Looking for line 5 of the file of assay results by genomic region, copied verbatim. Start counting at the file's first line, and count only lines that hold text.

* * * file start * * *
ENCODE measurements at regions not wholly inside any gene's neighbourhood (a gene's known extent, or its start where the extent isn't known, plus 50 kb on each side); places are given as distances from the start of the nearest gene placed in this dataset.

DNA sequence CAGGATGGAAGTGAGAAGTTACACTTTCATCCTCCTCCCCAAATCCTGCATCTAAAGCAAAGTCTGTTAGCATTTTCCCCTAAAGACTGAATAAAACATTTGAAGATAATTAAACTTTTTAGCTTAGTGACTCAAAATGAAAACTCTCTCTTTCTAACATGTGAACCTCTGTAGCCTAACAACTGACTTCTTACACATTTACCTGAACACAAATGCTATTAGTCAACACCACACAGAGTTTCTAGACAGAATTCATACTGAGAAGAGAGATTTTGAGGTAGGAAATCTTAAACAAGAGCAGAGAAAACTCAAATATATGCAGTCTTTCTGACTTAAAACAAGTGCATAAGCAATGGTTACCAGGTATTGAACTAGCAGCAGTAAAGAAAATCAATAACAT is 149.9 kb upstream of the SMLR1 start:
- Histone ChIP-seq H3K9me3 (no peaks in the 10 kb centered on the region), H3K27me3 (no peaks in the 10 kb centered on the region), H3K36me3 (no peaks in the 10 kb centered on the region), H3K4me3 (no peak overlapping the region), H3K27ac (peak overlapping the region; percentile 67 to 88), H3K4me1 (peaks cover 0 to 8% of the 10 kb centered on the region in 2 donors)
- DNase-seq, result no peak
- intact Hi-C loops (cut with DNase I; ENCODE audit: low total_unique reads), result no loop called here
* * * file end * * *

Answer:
- intact Hi-C loops (cut with DNase I; ENCODE audit: low total_unique reads), result no loop called here